Using culture conditions that had been used for mouse EC cells (inactivated fibroblast feeder layers and serum), the first mouse ES cell lines were derived from the ICM of mouse blastocysts (Evans and Kaufman, 1981; Martin, 1981). It was subsequently found that the efficiency of mouse ES cell derivation is strongly influenced by genetic background and that different culture conditions were required for strains that were initially thought to be nonpermissive. Further experiments revealed that mouse ES cells could be sustained by conditioned medium harvested from feeder layers, in the absence of the feeder cells themselves. Fractionation of conditioned medium led to the identification of leukemia inhibitory factor (LIF) as one of the cytokines that sustains mouse ES cells (Smith et al., 1988; Williams et al., 1988). LIF activates the transcription factor Stat3, which inhibits differentiation and promotes viability. Further investigation of the signaling pathways showed that the proliferative effect of LIF requires a finely tuned balance between positive and negative effectors/factors. If serum is removed from the medium, mouse ES cells can be maintained in an undifferentiated state by adding LIF in combination with bone morphogenetic protein (BMP), a member of the TGF-alpha superfamily (Ying et al., 2003).

The subsequent two decades of research using murine ESCs led to numerous advances in culture system techniques and technology, and the identification of several types of in-vitro differentiated cells (including neural tissue) introduced the therapeutic potential and hope of eventual therapies to treat degenerative diseases – neurodegenerative disease in particular. The murine ES model contributed enormously to many different aspects of developmental biology: a large collection of genes, factors, markers and signaling pathways involved in differentiation have now been identified, providing clues toward achieving directed differentiation of these pluripotent cells in vitro (Yu et al., 2007).

Human Embryonic Stem Cells

A considerable delay (17 years) ensued between the derivation of mouse ES cells in 1981 and the first establishment of human ES cell lines in 1998. This was due to at least two factors:

  1. 1. Suboptimal media and conditions for human embryo culture meant that human blastocysts were rarely available (especially for research purposes). Media optimized for extended culture were introduced during the mid-1990s, and blastocyst culture then became a more practical reality.

  2. 2. Initial culture systems for hESC derivation were based on those that were successful in the mouse, and it eventually became apparent that there are significant species-specific differences between mouse and human ES cells.

Isolation of ICMs from human blastocysts was reported in 1994 (Bongso et al., 1994), but they were cultured in conditions that allowed derivation of mouse ES cells, and this resulted only in differentiation of the human cells instead of their derivation into stable pluripotent cell lines. In the mid-1990s, ES cell lines were derived from two nonhuman primates: the rhesus monkey and the common marmoset (Thomson et al., 1995, 1996). Using experience gained from these primate models, in 1998 Thompson and his colleagues then reported the isolation of pluripotent stem cell lines derived from human blastocyst ICM cultured on inactivated mouse feeder layers. These cell lines expressed markers for pluripotency and could be maintained undifferentiated in long-term culture. The cultured cells also maintained the potential to form derivatives from all three germ layers when injected into severe combined immunodeficiency (SCID) mice. Media containing LIF and its related cytokines, required for mouse ESCs, failed to support human or nonhuman primate ES cells (Thomson et al., 1998; Dahéron et al., 2004; Humphrey et al., 2004); the fact that fibroblast feeder layers supported both mouse and human ES cells was apparently a fortunate coincidence.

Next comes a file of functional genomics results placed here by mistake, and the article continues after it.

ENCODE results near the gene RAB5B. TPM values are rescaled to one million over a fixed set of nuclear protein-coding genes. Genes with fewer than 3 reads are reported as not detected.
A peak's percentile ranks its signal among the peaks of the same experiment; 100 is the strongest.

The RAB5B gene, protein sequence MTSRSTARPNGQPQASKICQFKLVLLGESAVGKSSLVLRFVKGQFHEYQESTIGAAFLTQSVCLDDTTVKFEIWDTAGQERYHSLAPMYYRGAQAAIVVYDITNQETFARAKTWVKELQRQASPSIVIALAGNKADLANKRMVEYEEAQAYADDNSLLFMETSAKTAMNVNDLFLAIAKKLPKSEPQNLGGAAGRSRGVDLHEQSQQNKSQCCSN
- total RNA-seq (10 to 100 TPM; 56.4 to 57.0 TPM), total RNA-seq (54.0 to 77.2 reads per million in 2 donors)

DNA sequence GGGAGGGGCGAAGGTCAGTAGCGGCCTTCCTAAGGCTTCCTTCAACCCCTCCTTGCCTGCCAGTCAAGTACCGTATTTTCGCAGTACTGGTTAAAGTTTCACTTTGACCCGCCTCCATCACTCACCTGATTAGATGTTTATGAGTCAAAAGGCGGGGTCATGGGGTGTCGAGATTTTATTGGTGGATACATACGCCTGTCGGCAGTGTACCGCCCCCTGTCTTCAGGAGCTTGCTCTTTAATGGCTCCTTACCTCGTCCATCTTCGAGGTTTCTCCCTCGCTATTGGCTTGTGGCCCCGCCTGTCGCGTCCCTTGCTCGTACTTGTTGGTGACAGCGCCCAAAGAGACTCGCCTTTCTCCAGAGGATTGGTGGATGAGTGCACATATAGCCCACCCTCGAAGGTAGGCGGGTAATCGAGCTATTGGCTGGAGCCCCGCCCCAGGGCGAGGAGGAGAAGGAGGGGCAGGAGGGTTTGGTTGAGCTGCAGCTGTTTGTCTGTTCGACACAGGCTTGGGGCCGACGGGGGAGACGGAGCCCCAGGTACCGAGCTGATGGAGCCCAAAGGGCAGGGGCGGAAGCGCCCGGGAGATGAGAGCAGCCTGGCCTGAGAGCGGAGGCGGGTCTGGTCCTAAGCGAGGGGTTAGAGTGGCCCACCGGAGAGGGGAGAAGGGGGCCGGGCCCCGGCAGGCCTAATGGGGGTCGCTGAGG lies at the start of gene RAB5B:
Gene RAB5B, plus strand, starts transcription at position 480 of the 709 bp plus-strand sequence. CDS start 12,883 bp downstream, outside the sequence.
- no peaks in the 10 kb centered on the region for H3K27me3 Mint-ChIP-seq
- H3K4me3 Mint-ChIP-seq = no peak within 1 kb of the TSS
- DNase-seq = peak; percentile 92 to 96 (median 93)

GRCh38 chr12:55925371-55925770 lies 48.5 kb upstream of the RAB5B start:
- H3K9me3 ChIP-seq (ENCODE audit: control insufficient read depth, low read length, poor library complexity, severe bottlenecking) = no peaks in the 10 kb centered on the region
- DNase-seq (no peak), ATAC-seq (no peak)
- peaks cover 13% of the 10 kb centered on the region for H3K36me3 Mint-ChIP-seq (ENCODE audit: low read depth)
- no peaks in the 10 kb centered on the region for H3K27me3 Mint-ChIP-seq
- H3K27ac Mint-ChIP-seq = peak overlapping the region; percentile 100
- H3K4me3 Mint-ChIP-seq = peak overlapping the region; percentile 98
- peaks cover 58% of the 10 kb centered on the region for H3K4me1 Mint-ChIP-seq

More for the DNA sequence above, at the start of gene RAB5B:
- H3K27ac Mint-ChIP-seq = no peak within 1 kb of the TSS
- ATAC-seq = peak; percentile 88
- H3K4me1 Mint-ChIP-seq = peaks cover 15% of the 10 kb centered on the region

Reubinoff et al. (2000) then reported directed differentiation of hESCs, producing three neural cell lines (astrocytes, dendrocytes, mature neurons) from an early neural progenitor stem cell in spontaneously differentiating cultures. A huge expansion in research activity followed this initial report, and over the next few years panels of markers associated with pluripotency and with stages of differentiation were identified. Research continues into elucidating pathways of differentiation and identifying factors that sustain hESCs in culture, as well as active factors that decay with de-differentiation, or change during re-differentiation. The body of published literature surrounding hESCs is now vast; by manipulating culture conditions, spontaneous differentiation to numerous different cell types has been observed, including beating heart cells (Mummery et al., 2002), insulin-secreting cells, hepatocytes, cartilage, etc. Protocols are now available for directing at least partial differentiation of hESCs toward numerous different fates: early endoderm, hepatic cells, pancreatic cells, cardiomyocytes, endothelial cells, osteogenic cells, hematopoietic cells, lymphocytes, myeloid cells, etc. (see Sullivan et al., 2007). hESC lines have also been genetically modified, with fluorescent reporter genes introduced into key gene loci that can be traced during in-vitro differentiation in order to identify subsets of cells along developmental pathways (Davis et al., 2008a; Hatzistavrou et al., 2009).